Cats show affection by bunting their heads against you, similar to what happens when a horse nuzzles you. Both animals show affection towards each other in a similar way. Some cats enjoy sitting on the backs of horses or licking their coat (source).
Because horses are much bigger than cats, some cats take a little while to learn there is nothing to fear. Once they have learned that horses are friendly, they will often choose to hang out nearby.
Having a cat or two in your barn also has the added benefit of rodent patrol. Cats are a great way to control mice populations, which can damage expensive feed and hay.
Chickens are another multi-purpose companion. As well as providing company for your horse, they are great at keeping control of insects. They will take care of any kitchen scraps, and produce eggs for you in return.
Chickens are flock animals, similar to the way horses are herd animals. They feel safer in numbers and you will do better with a small flock of chickens than just one.
Horses and chickens get along and appreciate each other’s presence. However, it is unlikely that a chicken will develop a bond with a special horse. They are more a part of the neighborhood, than a special friend for your horse.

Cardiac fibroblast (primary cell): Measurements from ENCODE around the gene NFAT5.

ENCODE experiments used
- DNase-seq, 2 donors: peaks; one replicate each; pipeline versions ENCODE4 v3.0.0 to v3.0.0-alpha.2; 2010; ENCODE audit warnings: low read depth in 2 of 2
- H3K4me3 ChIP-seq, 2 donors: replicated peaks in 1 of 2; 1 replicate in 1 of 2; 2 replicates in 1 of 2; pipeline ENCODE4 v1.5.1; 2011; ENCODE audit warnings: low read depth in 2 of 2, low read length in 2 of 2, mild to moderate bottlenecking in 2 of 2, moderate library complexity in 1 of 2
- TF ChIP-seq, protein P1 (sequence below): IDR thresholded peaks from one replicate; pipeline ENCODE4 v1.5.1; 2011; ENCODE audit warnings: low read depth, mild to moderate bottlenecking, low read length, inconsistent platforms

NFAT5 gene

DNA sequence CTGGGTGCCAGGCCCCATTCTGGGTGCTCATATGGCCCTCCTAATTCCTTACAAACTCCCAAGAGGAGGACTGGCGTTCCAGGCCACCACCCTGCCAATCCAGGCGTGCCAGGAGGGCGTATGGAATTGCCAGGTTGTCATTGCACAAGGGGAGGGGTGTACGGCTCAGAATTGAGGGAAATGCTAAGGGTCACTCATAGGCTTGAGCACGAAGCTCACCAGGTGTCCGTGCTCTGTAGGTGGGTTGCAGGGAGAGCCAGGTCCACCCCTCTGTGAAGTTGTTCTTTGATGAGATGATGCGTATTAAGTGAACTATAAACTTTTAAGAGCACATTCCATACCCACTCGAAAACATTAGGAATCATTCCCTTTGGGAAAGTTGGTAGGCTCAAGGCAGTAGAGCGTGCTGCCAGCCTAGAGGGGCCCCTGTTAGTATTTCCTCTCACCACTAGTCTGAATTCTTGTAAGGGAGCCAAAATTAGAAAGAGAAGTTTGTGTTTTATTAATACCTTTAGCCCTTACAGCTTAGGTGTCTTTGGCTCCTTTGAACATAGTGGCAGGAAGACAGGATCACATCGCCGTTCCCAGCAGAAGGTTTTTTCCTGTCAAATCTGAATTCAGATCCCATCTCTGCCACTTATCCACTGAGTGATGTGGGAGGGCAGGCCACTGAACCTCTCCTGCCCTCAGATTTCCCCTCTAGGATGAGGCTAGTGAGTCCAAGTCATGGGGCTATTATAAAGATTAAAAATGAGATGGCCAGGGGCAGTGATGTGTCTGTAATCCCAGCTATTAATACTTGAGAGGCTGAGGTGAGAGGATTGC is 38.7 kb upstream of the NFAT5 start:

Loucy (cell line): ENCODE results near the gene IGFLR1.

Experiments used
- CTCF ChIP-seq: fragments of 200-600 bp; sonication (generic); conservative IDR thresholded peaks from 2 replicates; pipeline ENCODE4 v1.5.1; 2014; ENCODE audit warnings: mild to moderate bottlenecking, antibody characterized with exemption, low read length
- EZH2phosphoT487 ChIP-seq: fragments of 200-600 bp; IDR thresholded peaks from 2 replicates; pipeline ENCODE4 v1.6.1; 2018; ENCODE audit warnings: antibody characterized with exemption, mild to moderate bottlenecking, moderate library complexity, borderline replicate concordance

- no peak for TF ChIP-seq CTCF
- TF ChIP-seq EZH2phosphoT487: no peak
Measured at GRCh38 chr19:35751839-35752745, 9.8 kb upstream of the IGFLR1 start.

You also need to be careful when keeping chickens and horses in the same area. While chickens can certainly roam out into the field, their feed must be kept separate from horses. This is because chicken feed may contain additives that are harmful to horses.
Additionally, chickens need to be kept safe from predators like foxes, and in some cases dogs. It is recommended that they have a coop or run for nighttime. This needs to be secure and will protect against fox attacks.
There are lots of options available when it comes to purchasing companions for your horse. Take the time to research the required facilities and upkeep costs before buying. This will help you choose a new best friend for your horse that also fits in with your lifestyle.